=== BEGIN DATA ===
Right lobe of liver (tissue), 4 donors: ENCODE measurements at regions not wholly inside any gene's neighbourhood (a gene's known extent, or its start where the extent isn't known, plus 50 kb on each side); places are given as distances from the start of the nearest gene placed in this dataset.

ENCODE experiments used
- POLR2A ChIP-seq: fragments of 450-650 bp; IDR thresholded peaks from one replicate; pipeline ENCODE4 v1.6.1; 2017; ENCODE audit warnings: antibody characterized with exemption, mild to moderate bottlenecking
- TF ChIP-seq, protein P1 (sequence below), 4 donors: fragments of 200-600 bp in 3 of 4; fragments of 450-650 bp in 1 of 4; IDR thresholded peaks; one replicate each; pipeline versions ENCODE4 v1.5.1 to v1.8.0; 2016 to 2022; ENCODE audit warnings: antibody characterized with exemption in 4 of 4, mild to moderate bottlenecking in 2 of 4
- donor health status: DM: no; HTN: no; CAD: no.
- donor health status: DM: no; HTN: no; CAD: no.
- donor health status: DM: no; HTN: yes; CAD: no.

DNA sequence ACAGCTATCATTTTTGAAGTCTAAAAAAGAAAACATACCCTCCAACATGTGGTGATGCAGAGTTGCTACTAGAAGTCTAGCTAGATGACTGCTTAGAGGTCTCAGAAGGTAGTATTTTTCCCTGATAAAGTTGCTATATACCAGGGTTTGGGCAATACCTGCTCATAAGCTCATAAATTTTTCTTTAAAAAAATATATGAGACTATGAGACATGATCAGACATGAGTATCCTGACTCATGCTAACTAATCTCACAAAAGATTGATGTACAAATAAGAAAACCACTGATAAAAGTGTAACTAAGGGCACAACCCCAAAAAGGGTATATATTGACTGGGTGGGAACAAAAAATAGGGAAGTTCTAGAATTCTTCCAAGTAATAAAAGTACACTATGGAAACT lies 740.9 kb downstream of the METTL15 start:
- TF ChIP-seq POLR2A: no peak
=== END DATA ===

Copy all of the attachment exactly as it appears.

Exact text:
Right lobe of liver (tissue), 4 donors: ENCODE measurements at regions not wholly inside any gene's neighbourhood (a gene's known extent, or its start where the extent isn't known, plus 50 kb on each side); places are given as distances from the start of the nearest gene placed in this dataset.

ENCODE experiments used
- POLR2A ChIP-seq: fragments of 450-650 bp; IDR thresholded peaks from one replicate; pipeline ENCODE4 v1.6.1; 2017; ENCODE audit warnings: antibody characterized with exemption, mild to moderate bottlenecking
- TF ChIP-seq, protein P1 (sequence below), 4 donors: fragments of 200-600 bp in 3 of 4; fragments of 450-650 bp in 1 of 4; IDR thresholded peaks; one replicate each; pipeline versions ENCODE4 v1.5.1 to v1.8.0; 2016 to 2022; ENCODE audit warnings: antibody characterized with exemption in 4 of 4, mild to moderate bottlenecking in 2 of 4
- donor health status: DM: no; HTN: no; CAD: no.
- donor health status: DM: no; HTN: no; CAD: no.
- donor health status: DM: no; HTN: yes; CAD: no.

DNA sequence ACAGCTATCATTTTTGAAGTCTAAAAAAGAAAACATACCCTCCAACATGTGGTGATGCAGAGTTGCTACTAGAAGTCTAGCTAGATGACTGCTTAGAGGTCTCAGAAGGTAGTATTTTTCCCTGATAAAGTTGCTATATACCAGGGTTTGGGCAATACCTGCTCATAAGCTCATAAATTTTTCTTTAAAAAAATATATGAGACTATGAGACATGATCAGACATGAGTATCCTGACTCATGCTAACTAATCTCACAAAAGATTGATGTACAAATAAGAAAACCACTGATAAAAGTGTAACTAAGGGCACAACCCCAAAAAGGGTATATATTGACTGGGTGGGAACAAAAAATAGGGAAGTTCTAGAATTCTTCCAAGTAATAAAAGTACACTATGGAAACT lies 740.9 kb downstream of the METTL15 start:
- TF ChIP-seq POLR2A: no peak